Congress Sends Warning Letter To Louis DeJoy Over USPS Corruption

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The ex-president left a bloody trail of corruption when he installed an iffy character as postmaster general. The remarkable entity, our postal system, was founded in 1960. Although the USPS took body blow after body blow under the privatization-crazy Republicans, the United States Postal Service (USPS) remains standing. Now, the House is giving its postmaster general a body blow back.

The Oversight and Committee Chair Carolyn Maloney (D-NY) sent a letter to Postmaster General Louis DeJoy Friday. It referenced a number of concerns about a contract with Oshkosh Defense. The letter requested documents related to that transaction.

DeJoy signed a contract on behalf of the USPS to buy a maximum of 165,000 maximum fuel-efficient or electrical postal vehicles. Oshkosh Defense received the $482 million contract in February, according to The Bipartisan Report.

The USPS released a statement announcing that this was only the first segment of a multi-billion dollar 10-year decision to completely modernize its vehicles. The USPS noted that:

  • ‘Oshkosh Defense Will Finalize Design of Next Generation Delivery Vehicle (NGDV), Delivering Up to 165,000 of the U.S.-Built Vehicles Over the Next Decade
  • Investment is Part of Soon-to-be-Released, 10-Year Plan to Transform USPS Into the Preferred Delivery Service Provider for the American Public
  • Modernization to Reduce USPS Fleet’s Costs and Greenhouse Gas Emissions as Cleaner Technologies, such as Electric Powertrains, Power Carrier Routes
  • Video remarks from Postal Service officials on this major announcement are available on the USPS Newsroom’

Maloney said this contract came as a surprise and was part of the “highly secretive” agreements that descended upon this nation under the previous administration.

The committee chair was especially concerned that the fleet would not be fuel-efficient. If so, it would not fit within President Joe Biden’s environmental plan combatting climate change. Instead, she wrote that he was committed to all-electric vehicles.

Maloney indicated that Oshkosh had submitted a prototype that had a gasoline engine. Competitors’ prototypes for the contract included electric powertrains. The way Oshkosh worded its bid included “fuel efficient or contain electric powertrains.”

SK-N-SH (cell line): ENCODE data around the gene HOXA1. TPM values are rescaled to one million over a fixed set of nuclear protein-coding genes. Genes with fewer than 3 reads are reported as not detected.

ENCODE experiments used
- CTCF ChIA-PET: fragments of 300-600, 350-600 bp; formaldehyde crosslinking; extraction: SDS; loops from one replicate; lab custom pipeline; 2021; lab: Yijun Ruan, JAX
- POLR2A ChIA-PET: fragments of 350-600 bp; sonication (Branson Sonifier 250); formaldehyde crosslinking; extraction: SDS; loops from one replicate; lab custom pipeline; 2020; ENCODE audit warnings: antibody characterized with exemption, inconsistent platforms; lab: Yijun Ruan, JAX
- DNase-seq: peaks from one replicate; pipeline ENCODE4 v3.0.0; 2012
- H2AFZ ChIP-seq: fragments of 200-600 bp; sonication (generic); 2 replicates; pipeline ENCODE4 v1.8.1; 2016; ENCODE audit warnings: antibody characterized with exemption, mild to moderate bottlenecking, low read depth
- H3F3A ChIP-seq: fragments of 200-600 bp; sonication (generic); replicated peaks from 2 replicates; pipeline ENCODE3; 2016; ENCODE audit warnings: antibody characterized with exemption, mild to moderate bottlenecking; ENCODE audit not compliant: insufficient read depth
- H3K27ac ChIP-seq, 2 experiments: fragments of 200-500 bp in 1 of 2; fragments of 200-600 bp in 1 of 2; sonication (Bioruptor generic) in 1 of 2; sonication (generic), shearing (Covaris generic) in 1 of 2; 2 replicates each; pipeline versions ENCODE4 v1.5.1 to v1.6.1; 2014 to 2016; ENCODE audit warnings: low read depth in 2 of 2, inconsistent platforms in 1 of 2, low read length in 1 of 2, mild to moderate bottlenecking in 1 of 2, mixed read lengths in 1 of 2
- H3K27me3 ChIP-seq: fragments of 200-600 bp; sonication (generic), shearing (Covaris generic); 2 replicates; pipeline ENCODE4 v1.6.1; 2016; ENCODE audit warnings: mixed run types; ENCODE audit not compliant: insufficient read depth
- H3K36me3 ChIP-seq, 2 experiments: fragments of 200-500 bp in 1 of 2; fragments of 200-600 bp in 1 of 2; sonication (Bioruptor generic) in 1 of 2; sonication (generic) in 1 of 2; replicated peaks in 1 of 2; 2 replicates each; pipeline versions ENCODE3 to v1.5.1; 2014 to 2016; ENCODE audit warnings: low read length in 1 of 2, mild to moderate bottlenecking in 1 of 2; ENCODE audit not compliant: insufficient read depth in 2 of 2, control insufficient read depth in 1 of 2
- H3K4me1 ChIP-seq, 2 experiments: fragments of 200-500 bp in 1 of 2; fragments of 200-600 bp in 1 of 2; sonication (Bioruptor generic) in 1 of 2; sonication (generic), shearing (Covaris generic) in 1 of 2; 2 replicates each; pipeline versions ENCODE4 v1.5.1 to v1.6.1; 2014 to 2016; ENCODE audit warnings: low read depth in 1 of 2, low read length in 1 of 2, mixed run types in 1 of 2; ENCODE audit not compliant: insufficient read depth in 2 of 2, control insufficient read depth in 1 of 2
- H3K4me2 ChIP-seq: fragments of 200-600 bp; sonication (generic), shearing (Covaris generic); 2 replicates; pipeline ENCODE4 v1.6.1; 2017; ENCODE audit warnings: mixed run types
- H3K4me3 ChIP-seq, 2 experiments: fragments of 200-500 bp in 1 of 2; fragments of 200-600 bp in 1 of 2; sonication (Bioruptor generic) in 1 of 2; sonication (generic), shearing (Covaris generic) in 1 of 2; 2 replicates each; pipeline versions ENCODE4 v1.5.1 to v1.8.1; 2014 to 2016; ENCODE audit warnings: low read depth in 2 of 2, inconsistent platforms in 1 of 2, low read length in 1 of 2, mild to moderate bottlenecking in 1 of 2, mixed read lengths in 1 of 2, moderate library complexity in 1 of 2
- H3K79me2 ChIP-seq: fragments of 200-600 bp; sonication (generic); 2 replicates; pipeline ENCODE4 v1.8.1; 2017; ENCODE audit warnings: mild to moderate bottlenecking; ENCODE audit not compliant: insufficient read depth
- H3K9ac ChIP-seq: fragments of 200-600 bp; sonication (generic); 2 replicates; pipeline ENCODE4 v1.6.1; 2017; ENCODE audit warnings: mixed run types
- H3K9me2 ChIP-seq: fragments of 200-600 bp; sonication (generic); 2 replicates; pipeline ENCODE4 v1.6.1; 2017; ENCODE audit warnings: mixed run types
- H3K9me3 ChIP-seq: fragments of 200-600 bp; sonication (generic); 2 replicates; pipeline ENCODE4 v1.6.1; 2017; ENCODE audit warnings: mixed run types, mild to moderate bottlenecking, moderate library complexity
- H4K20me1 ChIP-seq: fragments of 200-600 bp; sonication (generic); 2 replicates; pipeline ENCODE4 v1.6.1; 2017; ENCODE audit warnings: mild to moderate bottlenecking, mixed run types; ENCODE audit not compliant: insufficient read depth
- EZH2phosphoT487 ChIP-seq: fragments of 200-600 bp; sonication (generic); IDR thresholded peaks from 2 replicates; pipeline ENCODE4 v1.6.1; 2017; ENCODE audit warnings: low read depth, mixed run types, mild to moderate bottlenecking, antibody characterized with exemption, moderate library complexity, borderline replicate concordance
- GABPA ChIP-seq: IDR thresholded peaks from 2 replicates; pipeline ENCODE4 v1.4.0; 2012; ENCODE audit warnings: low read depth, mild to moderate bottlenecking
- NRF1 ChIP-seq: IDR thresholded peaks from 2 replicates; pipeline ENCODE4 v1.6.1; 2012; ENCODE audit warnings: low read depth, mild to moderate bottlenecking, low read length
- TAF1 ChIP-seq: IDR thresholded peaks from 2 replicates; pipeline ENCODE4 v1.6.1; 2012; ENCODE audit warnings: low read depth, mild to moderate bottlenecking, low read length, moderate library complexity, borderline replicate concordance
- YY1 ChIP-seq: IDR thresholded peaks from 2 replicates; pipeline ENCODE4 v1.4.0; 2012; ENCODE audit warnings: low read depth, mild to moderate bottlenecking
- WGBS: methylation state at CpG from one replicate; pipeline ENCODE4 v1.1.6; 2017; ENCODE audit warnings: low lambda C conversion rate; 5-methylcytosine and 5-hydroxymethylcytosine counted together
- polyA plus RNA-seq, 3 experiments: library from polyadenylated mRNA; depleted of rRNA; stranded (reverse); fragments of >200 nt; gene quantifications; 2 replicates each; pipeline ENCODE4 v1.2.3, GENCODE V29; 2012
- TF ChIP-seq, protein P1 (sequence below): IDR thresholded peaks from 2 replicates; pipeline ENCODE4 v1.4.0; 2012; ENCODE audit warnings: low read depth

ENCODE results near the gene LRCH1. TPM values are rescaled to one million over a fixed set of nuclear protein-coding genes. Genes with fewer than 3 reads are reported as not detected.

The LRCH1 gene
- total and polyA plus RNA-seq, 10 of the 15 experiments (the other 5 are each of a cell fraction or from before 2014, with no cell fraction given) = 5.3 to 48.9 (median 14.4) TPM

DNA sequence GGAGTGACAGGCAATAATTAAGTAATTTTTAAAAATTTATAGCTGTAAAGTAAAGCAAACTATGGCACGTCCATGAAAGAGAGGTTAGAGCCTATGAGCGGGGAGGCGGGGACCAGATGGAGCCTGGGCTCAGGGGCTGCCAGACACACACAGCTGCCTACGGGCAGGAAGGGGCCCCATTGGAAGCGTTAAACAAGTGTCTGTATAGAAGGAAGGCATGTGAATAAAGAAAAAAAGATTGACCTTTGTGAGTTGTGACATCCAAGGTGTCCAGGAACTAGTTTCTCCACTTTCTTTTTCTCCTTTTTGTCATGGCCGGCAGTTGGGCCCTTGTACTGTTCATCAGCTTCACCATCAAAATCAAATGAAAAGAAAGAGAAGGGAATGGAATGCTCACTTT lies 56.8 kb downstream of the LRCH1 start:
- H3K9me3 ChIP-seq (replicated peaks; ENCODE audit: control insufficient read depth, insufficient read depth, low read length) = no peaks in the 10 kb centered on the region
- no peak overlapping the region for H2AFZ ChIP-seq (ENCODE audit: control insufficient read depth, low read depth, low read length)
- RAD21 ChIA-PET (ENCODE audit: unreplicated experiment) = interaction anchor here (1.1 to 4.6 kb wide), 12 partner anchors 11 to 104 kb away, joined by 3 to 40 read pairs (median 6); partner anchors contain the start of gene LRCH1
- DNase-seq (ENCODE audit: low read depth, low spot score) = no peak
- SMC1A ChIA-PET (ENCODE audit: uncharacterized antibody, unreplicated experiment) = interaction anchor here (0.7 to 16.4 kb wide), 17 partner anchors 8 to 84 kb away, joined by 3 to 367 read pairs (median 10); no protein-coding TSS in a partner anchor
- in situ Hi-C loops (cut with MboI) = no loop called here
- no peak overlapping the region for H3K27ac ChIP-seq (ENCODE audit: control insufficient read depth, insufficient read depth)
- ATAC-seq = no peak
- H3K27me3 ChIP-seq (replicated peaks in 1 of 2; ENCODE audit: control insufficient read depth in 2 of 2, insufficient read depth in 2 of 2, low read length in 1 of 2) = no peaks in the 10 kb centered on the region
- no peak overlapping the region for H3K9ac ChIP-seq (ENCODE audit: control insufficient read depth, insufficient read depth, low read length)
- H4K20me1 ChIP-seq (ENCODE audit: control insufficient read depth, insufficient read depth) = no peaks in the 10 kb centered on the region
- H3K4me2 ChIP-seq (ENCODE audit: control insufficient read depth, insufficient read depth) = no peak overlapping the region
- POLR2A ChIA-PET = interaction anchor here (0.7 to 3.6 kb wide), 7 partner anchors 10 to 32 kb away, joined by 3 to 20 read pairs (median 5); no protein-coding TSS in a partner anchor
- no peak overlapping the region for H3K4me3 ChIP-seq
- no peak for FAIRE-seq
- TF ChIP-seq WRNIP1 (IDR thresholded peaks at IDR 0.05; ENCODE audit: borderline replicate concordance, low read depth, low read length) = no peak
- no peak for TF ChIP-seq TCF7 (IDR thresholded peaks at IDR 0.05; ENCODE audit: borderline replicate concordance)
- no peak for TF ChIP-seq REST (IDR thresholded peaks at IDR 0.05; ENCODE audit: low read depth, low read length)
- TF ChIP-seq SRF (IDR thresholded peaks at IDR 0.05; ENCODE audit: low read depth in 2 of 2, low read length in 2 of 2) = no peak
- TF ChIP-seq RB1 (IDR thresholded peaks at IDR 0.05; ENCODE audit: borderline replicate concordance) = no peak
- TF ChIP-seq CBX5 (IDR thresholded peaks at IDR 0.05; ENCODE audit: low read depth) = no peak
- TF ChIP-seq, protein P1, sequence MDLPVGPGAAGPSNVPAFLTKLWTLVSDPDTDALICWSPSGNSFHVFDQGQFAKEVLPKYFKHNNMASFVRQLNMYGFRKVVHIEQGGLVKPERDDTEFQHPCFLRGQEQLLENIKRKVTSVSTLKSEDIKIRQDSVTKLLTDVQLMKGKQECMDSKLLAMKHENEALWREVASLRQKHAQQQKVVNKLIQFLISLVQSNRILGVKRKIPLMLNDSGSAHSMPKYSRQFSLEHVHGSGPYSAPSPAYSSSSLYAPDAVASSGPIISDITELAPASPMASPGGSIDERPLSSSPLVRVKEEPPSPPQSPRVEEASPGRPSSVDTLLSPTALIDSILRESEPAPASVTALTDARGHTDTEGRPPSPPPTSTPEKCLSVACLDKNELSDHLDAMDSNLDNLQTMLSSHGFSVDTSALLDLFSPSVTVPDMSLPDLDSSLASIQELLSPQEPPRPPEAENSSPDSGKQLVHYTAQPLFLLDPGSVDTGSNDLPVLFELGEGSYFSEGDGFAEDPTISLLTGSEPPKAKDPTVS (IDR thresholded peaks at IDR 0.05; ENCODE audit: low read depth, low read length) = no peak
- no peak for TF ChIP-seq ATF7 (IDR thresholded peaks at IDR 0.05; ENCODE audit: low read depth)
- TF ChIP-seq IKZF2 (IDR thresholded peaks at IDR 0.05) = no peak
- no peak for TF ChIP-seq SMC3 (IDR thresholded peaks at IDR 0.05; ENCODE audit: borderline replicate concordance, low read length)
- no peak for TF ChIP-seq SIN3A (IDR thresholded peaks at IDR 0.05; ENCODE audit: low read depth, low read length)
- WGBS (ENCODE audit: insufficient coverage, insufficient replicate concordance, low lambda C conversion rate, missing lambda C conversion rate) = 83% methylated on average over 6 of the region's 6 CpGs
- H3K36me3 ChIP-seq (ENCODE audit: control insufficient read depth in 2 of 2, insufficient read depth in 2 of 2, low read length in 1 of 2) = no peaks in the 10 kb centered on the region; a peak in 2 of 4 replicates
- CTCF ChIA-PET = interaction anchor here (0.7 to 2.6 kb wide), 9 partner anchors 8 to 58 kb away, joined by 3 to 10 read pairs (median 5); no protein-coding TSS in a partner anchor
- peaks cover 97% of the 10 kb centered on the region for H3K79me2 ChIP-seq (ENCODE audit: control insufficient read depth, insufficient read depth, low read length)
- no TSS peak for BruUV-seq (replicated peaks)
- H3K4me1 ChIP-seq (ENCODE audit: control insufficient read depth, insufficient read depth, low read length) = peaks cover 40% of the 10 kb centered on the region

Maloney pointed to DeJoy’s testimony when he appeared before the Oversight Committee in February. At that time, he indicated that just 10 percent of the first order would include electric vehicles.

The chair was also concerned about a report from The Bloomberg News. It claimed that an unnamed individual or entity purchased $54.2 million worth of stock in Oshkosh, the night prior to the announcement of the USPS contract, which was highly suspicious.

Maloney insisted DeJoy provide the documents she requested by March 26:

‘These reports raise concerns about the Postal Service’s selection process and contract award for the Next Generation Delivery Vehicle program. A thorough review is warranted to ensure the award process is free from undue influence and potential interference.’

The committee chair supported Representative Jared Huffman’s (D-CA) bill that would allocate $6 billion for the USPS. However, that money could only be spent on a new fleet with 75 percent of its vehicles electric or zero-emissions.

Maloney and other Congressional leaders shared a letter with The Hill, where DeJoy wrote that the USPS could commit to having a majority electric delivery fleet within 10 years. He wrote that the USPS needed $8 billion to provide an all-electric fleet to the “maximum extent possible.”

Oshkosh’s competitor for the bid was Workhorse. The company manufactures trucks and its bid included an “all-electric” fleet, The New York Times reported.

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